New here? Are you wondering, “What’s Postage?” Write to me here.

There are just 2 spots left in my Online Writing Workshop here.

Postage from Alaskat / A Card for Humanity

Postage from Alaskat / A Card for Humanity

 

I received this postcard from AlasKat almost a year ago, and I loved it so much I used it as a bookmark. A few weeks ago, it reappeared in a stack of my many books, along with more postcards and letters from blog readers. Thank you – I’ll be posting those soon!

To AlasKat in Arizona – a garden of gratitude for the timelessness of this message.


A CARD FOR HUMANITY:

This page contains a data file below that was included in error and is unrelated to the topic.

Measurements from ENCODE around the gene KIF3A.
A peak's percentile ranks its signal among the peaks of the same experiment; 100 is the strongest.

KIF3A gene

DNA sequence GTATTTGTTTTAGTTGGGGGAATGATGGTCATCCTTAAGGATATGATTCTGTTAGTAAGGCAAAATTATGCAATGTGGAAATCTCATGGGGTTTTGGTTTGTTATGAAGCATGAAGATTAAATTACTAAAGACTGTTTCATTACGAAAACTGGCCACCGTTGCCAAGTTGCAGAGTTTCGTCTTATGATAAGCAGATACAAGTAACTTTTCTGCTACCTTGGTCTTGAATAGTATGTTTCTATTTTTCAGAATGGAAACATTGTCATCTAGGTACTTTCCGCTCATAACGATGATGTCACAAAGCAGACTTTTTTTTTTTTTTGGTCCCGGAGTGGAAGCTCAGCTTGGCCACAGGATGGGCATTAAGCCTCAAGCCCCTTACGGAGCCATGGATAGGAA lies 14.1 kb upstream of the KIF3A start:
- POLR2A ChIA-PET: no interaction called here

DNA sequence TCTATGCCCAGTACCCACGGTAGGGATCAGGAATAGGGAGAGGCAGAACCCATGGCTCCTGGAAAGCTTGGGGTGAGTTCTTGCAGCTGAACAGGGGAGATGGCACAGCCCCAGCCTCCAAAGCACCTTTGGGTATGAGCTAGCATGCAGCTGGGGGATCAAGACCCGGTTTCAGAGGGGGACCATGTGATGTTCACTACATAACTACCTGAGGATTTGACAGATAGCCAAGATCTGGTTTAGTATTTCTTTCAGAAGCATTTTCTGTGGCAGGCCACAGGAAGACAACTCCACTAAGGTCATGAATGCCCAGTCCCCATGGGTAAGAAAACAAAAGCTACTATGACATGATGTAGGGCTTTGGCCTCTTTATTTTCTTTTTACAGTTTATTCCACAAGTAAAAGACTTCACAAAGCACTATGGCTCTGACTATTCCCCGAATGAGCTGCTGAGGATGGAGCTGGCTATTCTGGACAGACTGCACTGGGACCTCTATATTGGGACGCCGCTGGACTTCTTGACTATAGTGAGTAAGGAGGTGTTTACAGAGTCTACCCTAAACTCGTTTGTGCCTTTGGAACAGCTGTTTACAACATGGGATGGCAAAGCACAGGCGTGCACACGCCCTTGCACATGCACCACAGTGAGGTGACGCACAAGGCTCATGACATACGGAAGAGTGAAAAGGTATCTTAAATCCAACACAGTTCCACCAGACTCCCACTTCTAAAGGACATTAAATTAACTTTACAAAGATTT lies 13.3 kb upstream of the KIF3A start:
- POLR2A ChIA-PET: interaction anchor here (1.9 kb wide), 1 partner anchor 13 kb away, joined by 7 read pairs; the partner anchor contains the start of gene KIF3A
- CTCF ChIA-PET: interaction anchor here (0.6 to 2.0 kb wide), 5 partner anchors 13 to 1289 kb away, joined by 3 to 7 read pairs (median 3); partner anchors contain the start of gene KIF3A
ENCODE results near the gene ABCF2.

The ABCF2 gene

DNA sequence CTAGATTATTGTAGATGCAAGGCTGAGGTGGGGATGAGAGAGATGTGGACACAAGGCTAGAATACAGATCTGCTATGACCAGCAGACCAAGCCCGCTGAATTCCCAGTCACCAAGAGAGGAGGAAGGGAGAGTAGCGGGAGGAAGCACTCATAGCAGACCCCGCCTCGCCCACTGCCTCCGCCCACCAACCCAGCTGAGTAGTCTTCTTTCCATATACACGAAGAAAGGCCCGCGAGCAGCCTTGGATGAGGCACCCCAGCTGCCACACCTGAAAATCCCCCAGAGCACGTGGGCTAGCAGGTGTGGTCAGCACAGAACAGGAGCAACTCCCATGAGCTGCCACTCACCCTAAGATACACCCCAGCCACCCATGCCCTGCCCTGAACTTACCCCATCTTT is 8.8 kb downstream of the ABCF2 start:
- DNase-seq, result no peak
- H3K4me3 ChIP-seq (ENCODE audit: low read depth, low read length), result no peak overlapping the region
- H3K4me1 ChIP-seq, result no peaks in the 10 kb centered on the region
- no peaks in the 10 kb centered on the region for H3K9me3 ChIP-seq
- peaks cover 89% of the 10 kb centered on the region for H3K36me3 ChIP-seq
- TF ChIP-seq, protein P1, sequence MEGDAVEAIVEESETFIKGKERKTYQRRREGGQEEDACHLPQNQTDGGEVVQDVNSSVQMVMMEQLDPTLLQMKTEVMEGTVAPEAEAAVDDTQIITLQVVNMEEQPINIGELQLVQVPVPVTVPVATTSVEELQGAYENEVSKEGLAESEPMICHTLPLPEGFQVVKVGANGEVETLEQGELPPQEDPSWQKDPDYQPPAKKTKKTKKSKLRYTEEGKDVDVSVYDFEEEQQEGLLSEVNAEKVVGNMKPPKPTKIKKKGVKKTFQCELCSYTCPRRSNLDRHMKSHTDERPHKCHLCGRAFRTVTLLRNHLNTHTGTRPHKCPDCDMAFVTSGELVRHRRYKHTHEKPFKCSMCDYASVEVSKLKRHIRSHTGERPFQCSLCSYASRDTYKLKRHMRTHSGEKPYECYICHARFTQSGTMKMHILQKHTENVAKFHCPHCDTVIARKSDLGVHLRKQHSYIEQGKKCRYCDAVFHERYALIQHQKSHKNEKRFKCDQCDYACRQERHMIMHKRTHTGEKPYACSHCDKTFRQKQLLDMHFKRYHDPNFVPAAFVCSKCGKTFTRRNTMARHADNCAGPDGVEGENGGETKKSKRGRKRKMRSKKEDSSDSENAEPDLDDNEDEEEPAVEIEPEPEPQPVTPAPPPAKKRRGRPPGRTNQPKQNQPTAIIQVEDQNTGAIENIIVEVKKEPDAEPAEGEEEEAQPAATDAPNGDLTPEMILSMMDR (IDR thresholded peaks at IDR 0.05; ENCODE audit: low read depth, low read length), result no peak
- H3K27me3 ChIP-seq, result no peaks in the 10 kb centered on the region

Ask Yourself:

“Is this in the best interest of Community?”

If we feel we don’t have the energy to do it – we don’t.

If we begin & trust & ask … Help will arrive.

And who knows what unexpected beauty & dreams they will bring?

Inexhaustible resources & energy wellsprings exist, when intent is grounded in LOVE.

GOT LOVE?

Tend the Garden.


Starting soon…

Online Writing Workshop: Transformative Storytelling

Postage from Shona

postage-2016-04-25-shona-marie
Shona, I love that the Sedona workshop set you on such a powerful course. In the name of badass traveling women and kindred spirits, sending you a big “Aho!” from Philadelphia … xo.
 

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LeighHereNow
PO Box 27771
Philadelphia, PA
19118, USA